China’s 100 years of humiliation have left an eternal mark
When you search “Why is history important?” On Google, the answer you get is that “studying history allows us to observe and understand how people and societies behaved.” While history does give us a glimpse into the past, it also gives us the opportunity to make inferences about the present and the future. This is especially true for China.
In studying the past, history serves another important purpose: to prevent the mistakes of the past from happening again. In the case of China, this reason is extremely important. President Xi Jinping’s Chinese dream of a “great rejuvenation of the Chinese nation” by 2049 is an effort to regain what China lost in the 19th century, and in this way, also a way to correct the mistakes of the Chinese nation. pass.
It all started with Britain’s triumph over China in the First Opium War of 1839-1842, which culminated in the first of the Unequal Treaties, causing China to abandon Hong Kong to the British. . And everything went downhill from here. For the next 100 years, in the so-called Century of Humiliation (1839-1949), China’s history has been marked by corruption, rebellion, famine, poverty, and fiscal struggle.
As the Western powers, through their intervention and submission, were to blame for China’s “stolen” imperial greatness, a new mentality of anti-Western sentiment emerged. Newspaper articles, history books and television shows perpetuated and commemorated this anti-Western sentiment and the pain of losing both territory and power.
Sun Yat Sen, the nationalist revisionist known as the father of modern China, aroused the desire to return to “old China” and reclaim the “lost lands”, rooting a desire for military security, the fear of falling in the hands of foreign powers, and the need for economic domination in the ambitions of the Chinese state.
By nature, in order to prevent foreign intervention and ensure security, a strong army is essential. Without the solid foundation of a powerful and efficient army, all governmental, economic, technological and diplomatic aspirations are impossible.
Recognizing that military defeat sparked the turn of the century of humiliation, Chinese officials prioritized military advancement. Since 1949, the Chinese military has grown from a weakened state to one of the most powerful armies in the world.
The Chinese military is now a dangerous threat to the nations to which it was once vulnerable; even the most powerful armies in the world see the Beijing People’s Liberation Army as a threat. Through constant modernization and military progress, China has ensured that Xi’s goal of having an army “capable of fighting and winning wars” was achieved.
However, Xi categorizes all of these improvements as being for defensive purposes only, apparently an effort to ensure that China never falls victim to military defeat again.
China fears not only military inferiority to foreign powers, but also commercial inferiority. While almost a century ago trade in China caused violence, chaos and widespread opium dependence, China today sits at the top of world trade.
Due to advantages such as low cost of labor, land and capital, China has established itself as “the factory of the world”. With an estimated amount of $ 2,641.27 billion, or 18.42% of gross domestic product, export value, China is the world’s largest exporter of goods (including in lucrative industries like computers and hardware. telecommunications).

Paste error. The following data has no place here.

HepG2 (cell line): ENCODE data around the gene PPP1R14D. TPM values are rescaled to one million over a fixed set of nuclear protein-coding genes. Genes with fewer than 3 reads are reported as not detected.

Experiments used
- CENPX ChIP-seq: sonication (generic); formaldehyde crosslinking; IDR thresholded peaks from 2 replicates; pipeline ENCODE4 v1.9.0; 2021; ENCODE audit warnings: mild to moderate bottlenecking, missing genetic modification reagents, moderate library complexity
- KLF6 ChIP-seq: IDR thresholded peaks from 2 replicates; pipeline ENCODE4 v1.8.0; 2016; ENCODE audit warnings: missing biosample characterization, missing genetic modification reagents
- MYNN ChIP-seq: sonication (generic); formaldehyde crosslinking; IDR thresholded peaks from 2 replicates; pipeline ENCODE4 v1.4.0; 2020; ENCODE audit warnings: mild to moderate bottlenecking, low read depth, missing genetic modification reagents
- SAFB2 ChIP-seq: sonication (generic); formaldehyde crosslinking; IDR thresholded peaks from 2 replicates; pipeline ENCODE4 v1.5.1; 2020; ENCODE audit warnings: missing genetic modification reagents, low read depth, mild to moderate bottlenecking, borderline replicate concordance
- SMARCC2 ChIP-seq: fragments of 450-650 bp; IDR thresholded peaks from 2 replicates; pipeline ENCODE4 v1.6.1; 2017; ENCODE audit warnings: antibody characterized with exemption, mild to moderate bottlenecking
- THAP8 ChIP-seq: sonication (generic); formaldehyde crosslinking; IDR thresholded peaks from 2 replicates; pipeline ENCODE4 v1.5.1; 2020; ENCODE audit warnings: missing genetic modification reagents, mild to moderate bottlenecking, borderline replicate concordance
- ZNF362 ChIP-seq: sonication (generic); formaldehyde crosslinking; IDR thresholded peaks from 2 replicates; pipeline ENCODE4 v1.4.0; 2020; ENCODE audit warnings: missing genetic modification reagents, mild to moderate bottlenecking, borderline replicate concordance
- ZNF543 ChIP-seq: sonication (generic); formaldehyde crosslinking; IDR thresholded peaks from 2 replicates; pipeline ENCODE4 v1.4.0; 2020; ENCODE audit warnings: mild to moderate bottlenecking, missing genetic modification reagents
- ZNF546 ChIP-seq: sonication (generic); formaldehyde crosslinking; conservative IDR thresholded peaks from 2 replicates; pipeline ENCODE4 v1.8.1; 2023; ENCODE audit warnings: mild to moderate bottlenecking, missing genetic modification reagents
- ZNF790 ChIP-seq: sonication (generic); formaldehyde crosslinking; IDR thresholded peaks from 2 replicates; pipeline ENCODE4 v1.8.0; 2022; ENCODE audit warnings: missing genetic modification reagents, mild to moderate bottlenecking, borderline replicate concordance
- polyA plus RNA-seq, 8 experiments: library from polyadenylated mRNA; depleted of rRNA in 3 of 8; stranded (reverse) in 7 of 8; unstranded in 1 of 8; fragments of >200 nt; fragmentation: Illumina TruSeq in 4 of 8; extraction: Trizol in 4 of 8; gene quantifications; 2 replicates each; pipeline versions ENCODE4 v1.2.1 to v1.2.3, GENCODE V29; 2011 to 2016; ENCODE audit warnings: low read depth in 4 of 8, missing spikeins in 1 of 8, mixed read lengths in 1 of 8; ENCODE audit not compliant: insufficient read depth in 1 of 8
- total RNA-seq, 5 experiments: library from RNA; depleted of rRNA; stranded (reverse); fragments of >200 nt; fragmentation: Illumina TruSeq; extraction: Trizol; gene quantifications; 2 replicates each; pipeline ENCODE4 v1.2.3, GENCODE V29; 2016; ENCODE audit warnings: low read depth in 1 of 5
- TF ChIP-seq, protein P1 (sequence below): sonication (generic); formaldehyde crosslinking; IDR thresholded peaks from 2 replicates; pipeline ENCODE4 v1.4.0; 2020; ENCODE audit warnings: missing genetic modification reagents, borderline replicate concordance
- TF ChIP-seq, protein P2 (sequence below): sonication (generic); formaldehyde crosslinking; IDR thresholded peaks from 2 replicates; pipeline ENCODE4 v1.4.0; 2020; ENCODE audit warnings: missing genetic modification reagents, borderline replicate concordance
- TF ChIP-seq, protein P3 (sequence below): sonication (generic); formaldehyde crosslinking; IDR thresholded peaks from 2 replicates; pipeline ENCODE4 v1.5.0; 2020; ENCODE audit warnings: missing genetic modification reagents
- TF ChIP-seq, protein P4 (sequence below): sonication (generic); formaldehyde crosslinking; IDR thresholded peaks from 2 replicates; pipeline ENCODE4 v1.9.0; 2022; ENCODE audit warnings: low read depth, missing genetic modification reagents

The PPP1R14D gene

In pursuit of global dominance in high-tech, China only hopes to increase its already large number of exports, pursuing the “Made in China 2025” plan to turn China into a “manufacturing superpower.”
Not only does China provide needed goods to nations around the world, but it also benefits from global supply chains. Referring to an era of ancient splendor, Xi’s Belt and Road Initiative aims to connect Asia with Africa and Europe through land and sea networks with the aim of expanding trade, foster economic development and improve regional connectivity.
In this way, the Belt and Road initiative serves as a modern version of the Silk Road and once again places China as the Middle Empire and the center of international trade.
Despite a shift towards global integration through the Belt and Road Initiative, China, still haunted by its past, remains suspicious of relations with foreign powers. In response to the United States’ severance of access by some Chinese companies to high-end semiconductors (an essential component of many technologies), China’s 14th Five-Year Plan, promulgated in March 2021, stresses the need growing technological autonomy. and scientific sectors.
A key element in Beijing’s quest for self-sufficiency is an economic “dual circulation” strategy, which seeks to reduce dependence on foreign markets.
Although China has taken the domination of trade and achieved its military prowess, China has yet to achieve redemption in the territory it claims to have lost in the century of humiliation. Although it talks about peace with its neighbors, the Chinese territory is plagued by fueling disputes with a series of neighbors, including Taiwan, Japan and countries bordering the South China Sea.
While the sources of China’s behavior cannot be narrowed down to just one factor – ideology, domestic political maneuvering, and the economy are all important – one thing is clear: China is determined never to repeat its mistakes. past, especially those that led to the Century of Humiliation.
Even though the wrongs suffered in the past are often used to rationalize China’s current bad behavior, it would be wrong to dismiss them as propaganda. They sound too good. This is why the regime uses it.
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